Wednesday, June 10, 2009

Chicago's Helmet Lady Raises Awareness of Need for Helmets

Chicago's "Helmet Lady," Kathy Schubert of the Lincoln Park neighborhood has made it her personal mission to preach the practice of bicyclists wearing a helmet. (Read the June 8th Sun-Times article here).

The "Helmet Lady" is also an artist of sorts who has compiled a "Helmets that Saved Lives" website. This website shows photographs from riders who were involved in a bike accident and their helmet prevented injury by absorbing the impact. Best of all, the website shares the stories of the riders who were saved by their helmets. These stories involve individuals as disparate as weekend warriors and Lance Armstrong.

Illinois law does not require bicyclists to wear helmets. However, it is entirely possible that legislation could be enacted in Illinois. Within the past couple of years Illinois cyclists have seen changes in the Rules of the Road related to how to properly signal a turn, the lights required on a bicycle, and rights of bicyclists on the road. These legal changes demonstrate that the Illinois legislature (and local municipalities) are paying attention to bicyclists as the numbers of riders increase. Motorcycle riders throughout the United States saw an increase in legislation requiring them to wear a helmet for their own safety, and to reduce the medical care costs incurred by the States when uninsured riders needed medical care that would have been prevented by a helmet. If there is an increase in uninsured riders who suffer serious (and expensive) injuries while riding, it could be only a matter of time before bicyclists are required to wear a helmet.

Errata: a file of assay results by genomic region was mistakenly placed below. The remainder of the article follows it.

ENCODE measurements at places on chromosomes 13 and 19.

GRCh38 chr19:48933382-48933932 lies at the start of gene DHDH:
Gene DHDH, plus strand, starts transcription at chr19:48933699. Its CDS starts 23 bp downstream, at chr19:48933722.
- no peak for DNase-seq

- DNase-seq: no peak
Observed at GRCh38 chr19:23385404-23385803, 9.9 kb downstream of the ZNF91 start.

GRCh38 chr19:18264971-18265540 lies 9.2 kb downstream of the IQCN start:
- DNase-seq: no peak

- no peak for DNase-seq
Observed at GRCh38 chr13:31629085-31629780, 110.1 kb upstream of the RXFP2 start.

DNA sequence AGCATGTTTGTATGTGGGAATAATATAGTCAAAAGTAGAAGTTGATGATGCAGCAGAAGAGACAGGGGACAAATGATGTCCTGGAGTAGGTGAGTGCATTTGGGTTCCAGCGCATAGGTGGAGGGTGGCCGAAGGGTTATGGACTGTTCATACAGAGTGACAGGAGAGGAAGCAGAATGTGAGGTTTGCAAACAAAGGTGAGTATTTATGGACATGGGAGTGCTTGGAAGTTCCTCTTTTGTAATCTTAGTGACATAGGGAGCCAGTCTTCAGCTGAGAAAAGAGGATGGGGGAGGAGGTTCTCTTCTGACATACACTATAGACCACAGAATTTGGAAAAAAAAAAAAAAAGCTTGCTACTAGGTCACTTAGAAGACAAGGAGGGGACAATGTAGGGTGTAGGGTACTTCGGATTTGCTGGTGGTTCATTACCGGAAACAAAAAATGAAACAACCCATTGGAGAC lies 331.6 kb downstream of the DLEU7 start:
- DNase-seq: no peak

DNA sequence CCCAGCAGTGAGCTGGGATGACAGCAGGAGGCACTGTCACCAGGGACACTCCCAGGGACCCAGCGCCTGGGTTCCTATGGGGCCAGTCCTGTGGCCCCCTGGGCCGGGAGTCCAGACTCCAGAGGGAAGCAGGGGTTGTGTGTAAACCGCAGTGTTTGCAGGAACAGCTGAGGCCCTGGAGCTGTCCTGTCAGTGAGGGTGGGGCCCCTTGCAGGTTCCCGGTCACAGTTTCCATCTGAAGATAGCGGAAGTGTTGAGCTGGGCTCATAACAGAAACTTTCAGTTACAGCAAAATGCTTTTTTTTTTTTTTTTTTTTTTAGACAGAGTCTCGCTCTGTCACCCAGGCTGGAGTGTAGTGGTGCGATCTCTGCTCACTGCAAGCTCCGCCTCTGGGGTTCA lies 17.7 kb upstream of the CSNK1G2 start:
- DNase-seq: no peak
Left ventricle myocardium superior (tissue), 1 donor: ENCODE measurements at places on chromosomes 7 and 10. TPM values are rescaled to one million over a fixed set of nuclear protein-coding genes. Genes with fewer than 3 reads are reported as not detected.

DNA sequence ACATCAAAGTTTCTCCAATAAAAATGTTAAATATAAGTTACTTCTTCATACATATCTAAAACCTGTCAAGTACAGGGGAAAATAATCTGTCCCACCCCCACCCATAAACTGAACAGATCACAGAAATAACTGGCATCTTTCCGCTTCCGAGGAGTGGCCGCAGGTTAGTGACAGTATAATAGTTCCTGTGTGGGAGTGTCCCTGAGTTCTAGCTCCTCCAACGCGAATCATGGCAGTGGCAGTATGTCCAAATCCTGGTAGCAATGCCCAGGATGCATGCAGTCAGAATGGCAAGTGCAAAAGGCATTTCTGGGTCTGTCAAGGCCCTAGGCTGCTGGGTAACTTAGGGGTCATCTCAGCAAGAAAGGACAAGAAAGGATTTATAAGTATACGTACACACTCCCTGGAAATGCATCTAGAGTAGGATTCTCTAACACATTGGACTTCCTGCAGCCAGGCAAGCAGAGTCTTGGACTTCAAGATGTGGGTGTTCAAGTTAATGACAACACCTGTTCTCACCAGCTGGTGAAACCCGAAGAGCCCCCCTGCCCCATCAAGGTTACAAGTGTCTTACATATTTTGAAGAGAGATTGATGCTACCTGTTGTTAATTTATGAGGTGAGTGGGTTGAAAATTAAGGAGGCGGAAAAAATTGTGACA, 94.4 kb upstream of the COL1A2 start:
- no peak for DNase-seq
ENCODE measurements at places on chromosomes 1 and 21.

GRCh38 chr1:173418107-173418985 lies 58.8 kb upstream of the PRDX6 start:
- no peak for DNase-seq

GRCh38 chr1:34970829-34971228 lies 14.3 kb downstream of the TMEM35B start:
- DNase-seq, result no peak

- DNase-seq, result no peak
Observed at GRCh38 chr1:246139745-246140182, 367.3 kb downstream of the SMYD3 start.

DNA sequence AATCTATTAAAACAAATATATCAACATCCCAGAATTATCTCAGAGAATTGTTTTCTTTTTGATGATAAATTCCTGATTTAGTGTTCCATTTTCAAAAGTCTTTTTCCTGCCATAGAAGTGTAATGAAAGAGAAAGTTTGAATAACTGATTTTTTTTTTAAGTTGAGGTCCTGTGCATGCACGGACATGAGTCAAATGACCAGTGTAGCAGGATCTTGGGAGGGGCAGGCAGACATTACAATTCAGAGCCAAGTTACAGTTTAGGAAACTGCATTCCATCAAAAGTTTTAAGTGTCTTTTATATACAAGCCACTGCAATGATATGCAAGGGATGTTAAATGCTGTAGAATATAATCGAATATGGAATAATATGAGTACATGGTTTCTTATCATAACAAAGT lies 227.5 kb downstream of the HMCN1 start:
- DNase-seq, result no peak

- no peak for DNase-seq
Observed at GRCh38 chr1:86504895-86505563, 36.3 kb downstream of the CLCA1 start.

There is no disputing the effectiveness of a bicycle helmet in preventing injury. There is an urban legend that helmets can cause an injury because of its awkward design. This is false and based on shoddy and unreliable science. To read a more reliable and scientific study see this New England Journal of Medicine study that concluded that bicycle helmets have a 85-89% effectiveness in reducing brain injuries, especially in children.

Then again, don't just trust the New England Journal of Medicine. Just ask the "Helmet Lady" or any of the riders who wrote her detailing how their helmet saved their head.